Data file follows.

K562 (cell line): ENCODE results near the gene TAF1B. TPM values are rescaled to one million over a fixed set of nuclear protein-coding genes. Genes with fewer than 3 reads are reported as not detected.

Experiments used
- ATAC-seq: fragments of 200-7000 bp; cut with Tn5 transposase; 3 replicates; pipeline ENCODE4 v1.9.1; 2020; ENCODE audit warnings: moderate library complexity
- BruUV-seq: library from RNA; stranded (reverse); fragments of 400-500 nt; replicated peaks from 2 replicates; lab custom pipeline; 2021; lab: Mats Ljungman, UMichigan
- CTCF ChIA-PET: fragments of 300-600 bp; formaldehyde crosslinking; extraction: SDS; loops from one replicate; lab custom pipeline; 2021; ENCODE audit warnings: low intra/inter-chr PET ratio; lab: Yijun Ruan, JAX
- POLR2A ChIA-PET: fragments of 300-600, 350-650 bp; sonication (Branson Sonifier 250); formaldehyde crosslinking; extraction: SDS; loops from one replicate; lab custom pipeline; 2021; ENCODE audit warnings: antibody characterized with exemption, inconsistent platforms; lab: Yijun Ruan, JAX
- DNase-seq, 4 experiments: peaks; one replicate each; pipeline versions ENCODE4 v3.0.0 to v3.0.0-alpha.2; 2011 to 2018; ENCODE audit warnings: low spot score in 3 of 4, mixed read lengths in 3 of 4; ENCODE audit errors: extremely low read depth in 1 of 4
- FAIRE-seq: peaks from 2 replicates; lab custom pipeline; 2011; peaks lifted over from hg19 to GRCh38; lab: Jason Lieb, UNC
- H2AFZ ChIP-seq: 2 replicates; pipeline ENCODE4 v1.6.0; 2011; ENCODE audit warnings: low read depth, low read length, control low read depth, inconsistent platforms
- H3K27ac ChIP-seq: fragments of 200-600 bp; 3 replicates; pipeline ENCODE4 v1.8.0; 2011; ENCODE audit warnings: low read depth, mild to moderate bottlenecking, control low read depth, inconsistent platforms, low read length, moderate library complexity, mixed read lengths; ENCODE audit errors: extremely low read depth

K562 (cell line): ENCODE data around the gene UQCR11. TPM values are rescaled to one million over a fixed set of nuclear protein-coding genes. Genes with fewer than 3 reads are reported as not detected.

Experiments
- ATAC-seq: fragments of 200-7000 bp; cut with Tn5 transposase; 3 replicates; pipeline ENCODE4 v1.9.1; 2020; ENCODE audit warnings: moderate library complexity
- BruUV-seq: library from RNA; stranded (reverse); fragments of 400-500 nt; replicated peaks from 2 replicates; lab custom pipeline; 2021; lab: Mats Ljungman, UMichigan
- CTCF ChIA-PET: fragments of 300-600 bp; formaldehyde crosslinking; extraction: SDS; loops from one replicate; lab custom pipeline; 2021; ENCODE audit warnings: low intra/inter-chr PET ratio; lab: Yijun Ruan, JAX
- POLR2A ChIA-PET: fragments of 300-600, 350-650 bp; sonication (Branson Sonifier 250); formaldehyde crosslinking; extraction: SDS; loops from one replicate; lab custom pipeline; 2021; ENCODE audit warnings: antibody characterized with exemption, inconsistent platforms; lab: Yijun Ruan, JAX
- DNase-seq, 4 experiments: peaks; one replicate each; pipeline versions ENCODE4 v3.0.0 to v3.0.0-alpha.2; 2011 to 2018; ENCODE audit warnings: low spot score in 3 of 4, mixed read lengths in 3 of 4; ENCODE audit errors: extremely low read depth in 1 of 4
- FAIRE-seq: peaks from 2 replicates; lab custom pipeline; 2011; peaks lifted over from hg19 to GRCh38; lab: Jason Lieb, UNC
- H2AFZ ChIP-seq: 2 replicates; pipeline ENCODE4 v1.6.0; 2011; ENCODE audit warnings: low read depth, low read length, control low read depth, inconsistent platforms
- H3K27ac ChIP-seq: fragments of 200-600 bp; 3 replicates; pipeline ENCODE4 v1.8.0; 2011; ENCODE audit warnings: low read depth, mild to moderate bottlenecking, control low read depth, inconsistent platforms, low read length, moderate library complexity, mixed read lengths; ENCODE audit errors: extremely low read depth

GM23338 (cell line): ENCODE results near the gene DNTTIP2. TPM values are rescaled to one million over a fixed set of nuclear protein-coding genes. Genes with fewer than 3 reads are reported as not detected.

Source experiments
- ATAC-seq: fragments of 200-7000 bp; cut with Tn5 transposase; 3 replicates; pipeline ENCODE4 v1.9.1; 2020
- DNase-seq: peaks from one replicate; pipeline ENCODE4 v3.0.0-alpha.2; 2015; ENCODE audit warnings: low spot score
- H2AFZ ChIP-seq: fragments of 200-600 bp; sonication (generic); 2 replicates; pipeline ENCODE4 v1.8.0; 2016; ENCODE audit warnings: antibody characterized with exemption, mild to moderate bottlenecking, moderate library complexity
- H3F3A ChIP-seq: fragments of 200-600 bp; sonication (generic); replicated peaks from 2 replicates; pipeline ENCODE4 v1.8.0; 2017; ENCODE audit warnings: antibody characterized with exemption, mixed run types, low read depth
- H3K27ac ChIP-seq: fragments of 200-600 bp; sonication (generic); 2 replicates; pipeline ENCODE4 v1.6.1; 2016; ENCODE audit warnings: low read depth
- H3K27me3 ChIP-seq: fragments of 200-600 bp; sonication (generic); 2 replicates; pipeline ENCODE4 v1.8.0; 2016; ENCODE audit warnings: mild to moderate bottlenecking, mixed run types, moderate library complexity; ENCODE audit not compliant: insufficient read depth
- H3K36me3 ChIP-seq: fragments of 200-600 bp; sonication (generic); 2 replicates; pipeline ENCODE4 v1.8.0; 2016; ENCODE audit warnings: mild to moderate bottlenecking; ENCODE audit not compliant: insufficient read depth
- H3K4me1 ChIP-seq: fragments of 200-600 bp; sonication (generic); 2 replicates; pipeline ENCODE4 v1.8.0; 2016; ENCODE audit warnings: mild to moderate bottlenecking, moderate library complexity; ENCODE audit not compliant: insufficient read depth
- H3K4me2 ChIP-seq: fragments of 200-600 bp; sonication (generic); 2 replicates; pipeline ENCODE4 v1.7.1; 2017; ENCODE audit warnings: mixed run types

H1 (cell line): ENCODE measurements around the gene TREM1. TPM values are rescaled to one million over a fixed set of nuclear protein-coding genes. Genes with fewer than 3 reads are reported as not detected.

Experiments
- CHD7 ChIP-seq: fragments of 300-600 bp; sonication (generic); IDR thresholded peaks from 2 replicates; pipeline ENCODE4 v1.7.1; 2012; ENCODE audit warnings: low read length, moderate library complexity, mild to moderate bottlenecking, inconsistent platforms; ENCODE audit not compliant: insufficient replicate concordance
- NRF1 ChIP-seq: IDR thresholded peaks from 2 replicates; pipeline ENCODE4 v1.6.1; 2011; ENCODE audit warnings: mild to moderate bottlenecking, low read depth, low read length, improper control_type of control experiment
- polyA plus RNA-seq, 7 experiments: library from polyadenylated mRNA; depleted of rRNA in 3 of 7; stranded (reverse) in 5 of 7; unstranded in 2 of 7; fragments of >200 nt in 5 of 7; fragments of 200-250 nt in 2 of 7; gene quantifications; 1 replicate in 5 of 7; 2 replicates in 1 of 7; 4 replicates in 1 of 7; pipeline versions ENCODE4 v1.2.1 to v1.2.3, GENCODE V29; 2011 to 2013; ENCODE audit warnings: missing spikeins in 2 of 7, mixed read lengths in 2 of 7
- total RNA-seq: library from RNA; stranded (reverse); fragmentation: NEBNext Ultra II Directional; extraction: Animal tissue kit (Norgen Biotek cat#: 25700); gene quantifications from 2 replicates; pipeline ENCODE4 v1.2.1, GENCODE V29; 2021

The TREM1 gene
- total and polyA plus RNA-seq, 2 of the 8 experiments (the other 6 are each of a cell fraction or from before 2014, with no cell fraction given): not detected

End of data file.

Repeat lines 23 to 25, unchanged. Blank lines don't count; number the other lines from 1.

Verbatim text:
- ATAC-seq: fragments of 200-7000 bp; cut with Tn5 transposase; 3 replicates; pipeline ENCODE4 v1.9.1; 2020
- DNase-seq: peaks from one replicate; pipeline ENCODE4 v3.0.0-alpha.2; 2015; ENCODE audit warnings: low spot score
- H2AFZ ChIP-seq: fragments of 200-600 bp; sonication (generic); 2 replicates; pipeline ENCODE4 v1.8.0; 2016; ENCODE audit warnings: antibody characterized with exemption, mild to moderate bottlenecking, moderate library complexity